Concert Blog: Cameron Carpenter and the International Touring Organ

Carpenter, Cameron_cr Thomas Grube_webSometimes in music it really matters that everything is connected in a deep way, in that the pieces are organic so that what comes out of one parameter infests the other and it becomes a unified object.

Sunday afternoon at  Heinz Hall for the Performing Arts, organist Cameron Carpenter, the 35-year-old superstar, who combines a punkish character (with his spiky mohawk and sparkly shoes) with monumental skills and an excellent way of connecting with the audience,  debuted on his International Touring Organ, made by Marshall & Ogletree, organ builders in Needham, Mass., who as Carpenter has stated, are redefining the digital organ as an instrument of artistic significance. He shared with us an awe inspiring performance of his own transcription of Sergei Rachmaninoff’s Rhapsody on a Theme of Paganini for Piano and Orchestra, Opus 23.

The International Touring Organ is atypical, when one thinks of a digital instrument in that it is not compact at all. Upon entering the hall the audience saw on the rear of the stage a row of nine cabinet-like boxes, each with four vertical speakers. Behind that row were four large additional speakers.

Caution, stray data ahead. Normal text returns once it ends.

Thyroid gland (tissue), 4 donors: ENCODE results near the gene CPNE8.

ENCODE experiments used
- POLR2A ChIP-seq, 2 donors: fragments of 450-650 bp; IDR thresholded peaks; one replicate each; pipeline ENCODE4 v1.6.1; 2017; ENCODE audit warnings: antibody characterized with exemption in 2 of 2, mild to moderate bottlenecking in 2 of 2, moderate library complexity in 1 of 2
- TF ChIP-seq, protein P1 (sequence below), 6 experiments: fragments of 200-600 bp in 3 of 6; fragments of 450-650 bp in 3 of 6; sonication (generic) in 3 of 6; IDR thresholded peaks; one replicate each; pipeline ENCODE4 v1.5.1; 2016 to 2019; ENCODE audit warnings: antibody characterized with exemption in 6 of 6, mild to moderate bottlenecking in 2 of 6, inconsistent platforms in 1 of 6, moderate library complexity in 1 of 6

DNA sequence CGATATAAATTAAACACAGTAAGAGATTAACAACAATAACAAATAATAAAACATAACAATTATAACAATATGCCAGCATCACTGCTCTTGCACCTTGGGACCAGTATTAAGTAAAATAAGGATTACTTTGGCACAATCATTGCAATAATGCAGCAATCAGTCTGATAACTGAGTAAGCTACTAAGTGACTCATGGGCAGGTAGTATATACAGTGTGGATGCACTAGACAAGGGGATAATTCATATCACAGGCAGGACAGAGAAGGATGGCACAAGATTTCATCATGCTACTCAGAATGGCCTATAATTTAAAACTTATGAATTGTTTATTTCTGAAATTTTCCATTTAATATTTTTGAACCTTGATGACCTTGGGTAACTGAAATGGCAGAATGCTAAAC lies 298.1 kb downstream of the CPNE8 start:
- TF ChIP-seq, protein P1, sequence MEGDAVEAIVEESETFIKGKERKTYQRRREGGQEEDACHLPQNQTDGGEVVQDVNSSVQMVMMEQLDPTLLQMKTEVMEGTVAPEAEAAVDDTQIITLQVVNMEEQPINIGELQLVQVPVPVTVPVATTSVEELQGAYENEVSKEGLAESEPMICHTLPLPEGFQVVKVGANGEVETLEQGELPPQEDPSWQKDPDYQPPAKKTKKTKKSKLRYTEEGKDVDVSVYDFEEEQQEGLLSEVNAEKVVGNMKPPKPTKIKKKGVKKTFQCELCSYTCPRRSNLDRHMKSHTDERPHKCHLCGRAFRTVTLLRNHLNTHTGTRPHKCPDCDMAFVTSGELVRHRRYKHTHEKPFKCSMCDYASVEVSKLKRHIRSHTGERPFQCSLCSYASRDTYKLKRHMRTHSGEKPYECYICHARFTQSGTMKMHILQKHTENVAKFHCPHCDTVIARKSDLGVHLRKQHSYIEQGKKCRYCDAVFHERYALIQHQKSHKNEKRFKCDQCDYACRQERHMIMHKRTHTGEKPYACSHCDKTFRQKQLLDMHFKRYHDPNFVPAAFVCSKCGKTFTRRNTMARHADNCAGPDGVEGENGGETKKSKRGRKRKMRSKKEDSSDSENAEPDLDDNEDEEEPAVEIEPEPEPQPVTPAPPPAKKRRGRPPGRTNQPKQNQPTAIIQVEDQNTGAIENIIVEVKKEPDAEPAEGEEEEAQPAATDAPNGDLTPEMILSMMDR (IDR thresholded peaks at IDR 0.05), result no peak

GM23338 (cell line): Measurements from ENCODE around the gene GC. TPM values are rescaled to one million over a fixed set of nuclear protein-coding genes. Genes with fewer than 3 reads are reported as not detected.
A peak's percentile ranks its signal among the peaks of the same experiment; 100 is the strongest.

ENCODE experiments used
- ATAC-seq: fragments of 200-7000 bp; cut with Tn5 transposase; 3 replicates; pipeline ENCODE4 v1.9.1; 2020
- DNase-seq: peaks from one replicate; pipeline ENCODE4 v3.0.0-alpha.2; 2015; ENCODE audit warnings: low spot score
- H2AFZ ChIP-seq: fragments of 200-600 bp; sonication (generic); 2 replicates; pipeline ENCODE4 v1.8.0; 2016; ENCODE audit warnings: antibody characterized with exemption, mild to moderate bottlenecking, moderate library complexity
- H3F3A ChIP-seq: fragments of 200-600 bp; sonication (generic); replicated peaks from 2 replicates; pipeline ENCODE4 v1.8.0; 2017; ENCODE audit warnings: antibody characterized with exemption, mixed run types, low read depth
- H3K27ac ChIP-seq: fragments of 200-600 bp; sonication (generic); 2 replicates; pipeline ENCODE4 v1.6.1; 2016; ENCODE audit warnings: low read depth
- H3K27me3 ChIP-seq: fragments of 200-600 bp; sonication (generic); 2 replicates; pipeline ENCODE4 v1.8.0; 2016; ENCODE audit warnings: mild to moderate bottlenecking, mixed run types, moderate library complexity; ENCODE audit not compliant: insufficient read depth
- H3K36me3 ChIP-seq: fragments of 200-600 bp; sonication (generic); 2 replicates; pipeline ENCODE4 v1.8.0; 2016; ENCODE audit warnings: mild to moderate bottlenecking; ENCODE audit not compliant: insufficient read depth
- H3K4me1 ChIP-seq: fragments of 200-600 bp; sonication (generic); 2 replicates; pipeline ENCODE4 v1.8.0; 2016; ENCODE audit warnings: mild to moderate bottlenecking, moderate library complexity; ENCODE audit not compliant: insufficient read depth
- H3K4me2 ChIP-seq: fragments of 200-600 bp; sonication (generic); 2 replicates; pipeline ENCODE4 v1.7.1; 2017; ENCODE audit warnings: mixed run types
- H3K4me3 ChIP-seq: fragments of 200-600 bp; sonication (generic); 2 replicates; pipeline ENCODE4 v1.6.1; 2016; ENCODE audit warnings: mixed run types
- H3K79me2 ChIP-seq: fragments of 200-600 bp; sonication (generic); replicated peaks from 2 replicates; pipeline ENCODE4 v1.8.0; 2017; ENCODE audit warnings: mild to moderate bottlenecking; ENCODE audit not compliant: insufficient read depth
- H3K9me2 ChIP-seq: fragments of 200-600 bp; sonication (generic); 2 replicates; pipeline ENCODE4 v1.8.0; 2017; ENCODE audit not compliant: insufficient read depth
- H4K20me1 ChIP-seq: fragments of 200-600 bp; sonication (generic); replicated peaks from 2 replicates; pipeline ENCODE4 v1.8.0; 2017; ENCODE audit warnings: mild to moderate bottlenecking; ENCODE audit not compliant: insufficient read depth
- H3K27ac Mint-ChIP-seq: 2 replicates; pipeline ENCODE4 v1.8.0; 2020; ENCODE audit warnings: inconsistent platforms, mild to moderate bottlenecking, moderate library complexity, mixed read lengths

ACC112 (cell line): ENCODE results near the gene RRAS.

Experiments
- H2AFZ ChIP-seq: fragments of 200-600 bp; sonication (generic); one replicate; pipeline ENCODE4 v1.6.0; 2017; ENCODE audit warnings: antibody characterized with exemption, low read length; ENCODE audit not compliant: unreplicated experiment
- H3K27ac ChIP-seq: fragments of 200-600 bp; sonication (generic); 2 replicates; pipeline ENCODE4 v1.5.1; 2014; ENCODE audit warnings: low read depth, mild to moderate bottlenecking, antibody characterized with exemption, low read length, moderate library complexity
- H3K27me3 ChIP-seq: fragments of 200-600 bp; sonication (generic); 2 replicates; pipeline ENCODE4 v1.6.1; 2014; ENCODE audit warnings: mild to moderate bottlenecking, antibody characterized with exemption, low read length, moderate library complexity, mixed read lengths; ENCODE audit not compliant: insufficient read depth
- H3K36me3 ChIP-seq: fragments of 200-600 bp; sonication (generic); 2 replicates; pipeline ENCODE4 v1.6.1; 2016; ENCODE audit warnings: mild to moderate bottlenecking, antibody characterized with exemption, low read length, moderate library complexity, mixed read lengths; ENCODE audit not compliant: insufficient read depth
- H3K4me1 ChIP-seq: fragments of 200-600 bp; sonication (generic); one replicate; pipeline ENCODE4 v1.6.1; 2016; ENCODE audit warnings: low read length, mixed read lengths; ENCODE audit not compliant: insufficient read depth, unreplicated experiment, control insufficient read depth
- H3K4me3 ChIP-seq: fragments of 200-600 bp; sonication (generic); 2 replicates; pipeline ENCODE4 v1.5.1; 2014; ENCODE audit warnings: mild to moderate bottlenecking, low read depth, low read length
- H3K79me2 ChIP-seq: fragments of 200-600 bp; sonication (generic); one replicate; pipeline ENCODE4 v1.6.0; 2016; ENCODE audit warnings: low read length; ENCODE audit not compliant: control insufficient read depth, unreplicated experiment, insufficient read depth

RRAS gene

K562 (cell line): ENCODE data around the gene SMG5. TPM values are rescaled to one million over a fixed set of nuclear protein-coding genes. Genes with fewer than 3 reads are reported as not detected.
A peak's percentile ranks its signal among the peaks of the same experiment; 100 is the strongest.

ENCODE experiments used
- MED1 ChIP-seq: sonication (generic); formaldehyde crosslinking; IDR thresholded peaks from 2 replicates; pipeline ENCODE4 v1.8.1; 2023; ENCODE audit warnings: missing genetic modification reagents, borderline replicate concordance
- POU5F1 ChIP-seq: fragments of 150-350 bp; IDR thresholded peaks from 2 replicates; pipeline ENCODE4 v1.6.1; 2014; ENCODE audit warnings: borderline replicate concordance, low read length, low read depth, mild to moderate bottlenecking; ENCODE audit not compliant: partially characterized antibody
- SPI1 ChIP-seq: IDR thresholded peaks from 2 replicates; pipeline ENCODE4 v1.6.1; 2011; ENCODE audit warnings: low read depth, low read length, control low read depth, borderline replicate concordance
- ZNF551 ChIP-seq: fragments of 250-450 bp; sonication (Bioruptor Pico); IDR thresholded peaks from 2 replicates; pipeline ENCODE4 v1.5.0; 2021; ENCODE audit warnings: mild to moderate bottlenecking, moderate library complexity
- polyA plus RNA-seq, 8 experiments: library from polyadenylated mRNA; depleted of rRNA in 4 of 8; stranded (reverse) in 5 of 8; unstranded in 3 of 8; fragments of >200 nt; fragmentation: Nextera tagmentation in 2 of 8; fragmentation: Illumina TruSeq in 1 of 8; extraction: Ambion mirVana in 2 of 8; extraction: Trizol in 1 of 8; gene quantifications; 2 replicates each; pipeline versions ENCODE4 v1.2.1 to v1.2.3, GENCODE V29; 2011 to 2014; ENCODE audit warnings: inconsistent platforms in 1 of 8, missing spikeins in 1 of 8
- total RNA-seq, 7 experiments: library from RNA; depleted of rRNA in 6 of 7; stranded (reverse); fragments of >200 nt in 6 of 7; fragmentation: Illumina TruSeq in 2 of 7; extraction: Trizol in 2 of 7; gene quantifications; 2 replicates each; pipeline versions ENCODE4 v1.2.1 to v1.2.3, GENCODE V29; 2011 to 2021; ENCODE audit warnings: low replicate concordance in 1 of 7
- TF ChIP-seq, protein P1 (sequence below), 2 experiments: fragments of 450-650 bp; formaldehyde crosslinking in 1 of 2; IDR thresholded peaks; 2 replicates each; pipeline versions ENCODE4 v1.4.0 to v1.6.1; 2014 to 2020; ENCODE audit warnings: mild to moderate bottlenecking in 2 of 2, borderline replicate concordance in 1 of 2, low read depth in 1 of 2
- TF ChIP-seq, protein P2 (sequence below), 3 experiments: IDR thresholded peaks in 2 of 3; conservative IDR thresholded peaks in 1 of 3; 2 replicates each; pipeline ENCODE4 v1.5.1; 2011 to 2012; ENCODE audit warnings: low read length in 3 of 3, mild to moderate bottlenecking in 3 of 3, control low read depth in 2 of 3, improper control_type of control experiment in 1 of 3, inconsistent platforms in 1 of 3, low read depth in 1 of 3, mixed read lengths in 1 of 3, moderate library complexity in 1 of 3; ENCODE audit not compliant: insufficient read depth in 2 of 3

The organ, being digital, has pedals that can also play in any musical register, and it was absolutely amazing to watch Carpenter’s glittery feet dance on the pedals with such musicality and coordination with his hands sometimes playing simultaneously.

The digital organ cannot quite produce the same character and depth in a line as the piano, but the transcription was quite convincing as a whole.

Carpenter received a standing ovation and played “The Stars and Stripes Forever” as an encore.

The second half opened with Maestro Honeck and the orchestra playing Shostakovich’s Symphony No. 10 in E minor, which was composed in the early months following the death of the Soviet dictator Joseph Stalin. The score in many ways reflects this era. The symphony is one of the composer’s greatest works. The fusion of drama, irony and nationalism that Shostakovich so masterfully blended is front and center in the 10th Symphony.

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